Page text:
As we plan for a new Permablitz season, I offer you some reflections about the Permablitz held at Margy’s and my house two years ago. (A version of this post first appeared in my blog, Finding Our Way Home.)
Over 20 people came to our yard and worked together on projects organized by the Resilience Hub. They installed rain barrels, built a composting system from pallets, built a fire circle, and created five more growing beds for future fruit trees, raspberry bushes, & hazelnut bushes, and one bed for flowers & herbs. We also got the first shovelfulls dug for a pond.
At the end of the day, I felt teary-eyed with the sense of Gift. The generosity of so many individuals coming together and creating something so beautiful and full, helping us to realize our dreams for this piece of land, was deeply moving. There is something about this giving and receiving of human attention and wisdom and care, that feeds our hearts. Much of our lives are shaped by transactions—we pay a certain amount of money, and receive a product. Or, we put in so many hours and receive a paycheck. But giving and receiving freely and generously touches something much deeper. Giving and receiving must trigger deep neurotransmitters in our internal chemistry, sparking a profound sense of well-being and belonging.
I also realized how many layers of community are involved in such a project. One layer is this community of people who care about the earth, and who come together to give and receive, to learn, to share, to grow, to get to know each other. People connections are made.
Another layer is the community of the soil itself. During the blitz I was mostly working with several others on the project for creating new growing beds. We were adding nutrients through sheet mulching so that the soil could create a thriving fertile community. I have learned so much about the variations in soil communities from the book The Holistic Orchard by Michael Phillips.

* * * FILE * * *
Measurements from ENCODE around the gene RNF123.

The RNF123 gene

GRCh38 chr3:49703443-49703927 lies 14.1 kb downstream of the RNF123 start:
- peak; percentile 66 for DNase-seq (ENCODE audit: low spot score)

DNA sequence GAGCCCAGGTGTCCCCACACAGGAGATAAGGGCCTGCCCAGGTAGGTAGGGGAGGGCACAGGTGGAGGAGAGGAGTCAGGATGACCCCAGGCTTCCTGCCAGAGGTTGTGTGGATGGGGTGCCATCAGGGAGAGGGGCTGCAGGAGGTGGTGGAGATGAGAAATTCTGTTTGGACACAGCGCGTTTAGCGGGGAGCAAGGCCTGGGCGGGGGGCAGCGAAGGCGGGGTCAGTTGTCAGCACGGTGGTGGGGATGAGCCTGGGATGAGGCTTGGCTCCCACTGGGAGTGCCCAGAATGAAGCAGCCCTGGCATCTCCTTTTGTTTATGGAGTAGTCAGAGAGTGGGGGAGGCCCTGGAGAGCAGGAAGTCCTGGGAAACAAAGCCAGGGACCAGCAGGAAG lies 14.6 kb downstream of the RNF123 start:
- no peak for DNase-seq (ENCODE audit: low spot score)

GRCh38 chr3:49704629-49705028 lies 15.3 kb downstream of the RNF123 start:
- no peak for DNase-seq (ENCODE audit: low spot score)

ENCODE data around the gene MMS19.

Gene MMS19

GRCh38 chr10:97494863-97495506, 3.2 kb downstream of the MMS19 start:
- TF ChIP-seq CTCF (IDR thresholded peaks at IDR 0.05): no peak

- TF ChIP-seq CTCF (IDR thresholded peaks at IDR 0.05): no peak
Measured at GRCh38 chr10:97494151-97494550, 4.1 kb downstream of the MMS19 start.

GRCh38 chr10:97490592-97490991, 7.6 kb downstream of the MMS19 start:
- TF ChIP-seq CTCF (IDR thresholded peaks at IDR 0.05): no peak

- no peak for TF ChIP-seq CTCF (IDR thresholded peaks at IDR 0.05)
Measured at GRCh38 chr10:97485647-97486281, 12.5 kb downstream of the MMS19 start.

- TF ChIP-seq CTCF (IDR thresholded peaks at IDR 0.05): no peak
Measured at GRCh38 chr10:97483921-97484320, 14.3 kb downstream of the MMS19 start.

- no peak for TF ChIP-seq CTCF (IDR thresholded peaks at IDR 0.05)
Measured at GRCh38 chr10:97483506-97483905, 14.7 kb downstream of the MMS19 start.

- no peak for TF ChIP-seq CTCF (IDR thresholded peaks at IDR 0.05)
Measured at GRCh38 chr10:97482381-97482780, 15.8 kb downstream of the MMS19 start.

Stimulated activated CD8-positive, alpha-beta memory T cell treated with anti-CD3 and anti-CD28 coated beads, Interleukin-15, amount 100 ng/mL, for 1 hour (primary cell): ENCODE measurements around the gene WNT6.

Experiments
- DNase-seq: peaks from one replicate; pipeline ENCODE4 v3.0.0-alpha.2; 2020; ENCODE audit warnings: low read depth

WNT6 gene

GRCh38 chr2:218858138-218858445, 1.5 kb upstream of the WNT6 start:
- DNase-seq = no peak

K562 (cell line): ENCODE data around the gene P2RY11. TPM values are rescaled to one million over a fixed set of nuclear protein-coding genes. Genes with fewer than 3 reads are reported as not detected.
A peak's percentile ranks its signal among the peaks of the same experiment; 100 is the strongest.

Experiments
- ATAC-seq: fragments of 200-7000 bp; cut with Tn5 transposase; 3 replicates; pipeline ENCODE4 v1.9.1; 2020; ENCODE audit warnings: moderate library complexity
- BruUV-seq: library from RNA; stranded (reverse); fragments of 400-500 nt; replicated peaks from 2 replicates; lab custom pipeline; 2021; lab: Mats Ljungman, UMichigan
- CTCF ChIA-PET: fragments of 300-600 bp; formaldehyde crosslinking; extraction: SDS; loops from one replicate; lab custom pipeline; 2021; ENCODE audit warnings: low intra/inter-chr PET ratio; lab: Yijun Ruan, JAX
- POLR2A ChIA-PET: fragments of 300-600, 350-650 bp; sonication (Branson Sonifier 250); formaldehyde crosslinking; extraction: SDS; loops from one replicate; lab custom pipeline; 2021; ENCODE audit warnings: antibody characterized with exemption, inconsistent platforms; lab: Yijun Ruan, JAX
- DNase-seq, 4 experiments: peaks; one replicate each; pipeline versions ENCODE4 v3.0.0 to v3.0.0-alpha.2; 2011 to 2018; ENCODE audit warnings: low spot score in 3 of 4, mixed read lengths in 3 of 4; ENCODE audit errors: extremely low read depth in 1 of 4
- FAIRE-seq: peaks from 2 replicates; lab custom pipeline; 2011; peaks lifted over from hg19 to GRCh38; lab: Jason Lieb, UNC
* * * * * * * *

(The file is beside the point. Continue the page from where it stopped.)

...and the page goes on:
What a food forest needs, what fruit trees need, is soil whose fungal community is stronger than its bacterial community. In contrast, annual vegetables and flowers and grasses prefer soil with a stronger bacterial community. A bacterial community is enhanced by tilling the soil and incorporating organic matter by turning it into the soil. A fungal community is enhanced by no tilling, but rather adding organic matter on the top of the soil to decompose, as it happens in the forest. (Similarly, compost that is left unturned will generate a stronger fungal community.)
We prepared the soil by aerating it with garden forks–since it had been rather compacted. We added some granite dust for mineral enhancement, then put down a layer of cardboard to kill grasses and weeds.
Then, we added chicken manure, coffee chaff, seaweed, leaves, grass clippings, composted manure, and a really thick layer of deciduous wood chips. We were able to get a delivery of 8 yards of wonderful ramial deciduous wood chips–these are chips which include lots of thin branches, which have more lignin content that is not yet woody. The wood chips are the most important part of enhancing the fungal community.
We also made several pathways with cardboard and wood chips, and I worked to complete those bit by bit in the days after the blitz. Wonderfully, the process then works on its own–we add some water or it gets rained on–and the microbes will work together over the next several months and years to create a thriving soil community. We planted trees and bushes the following spring. My friend Roger Paul said that the Wabanaki word for “soil” means giver of life.
I encourage you to consider participating in a Permablitz to experience this sense of community for yourself!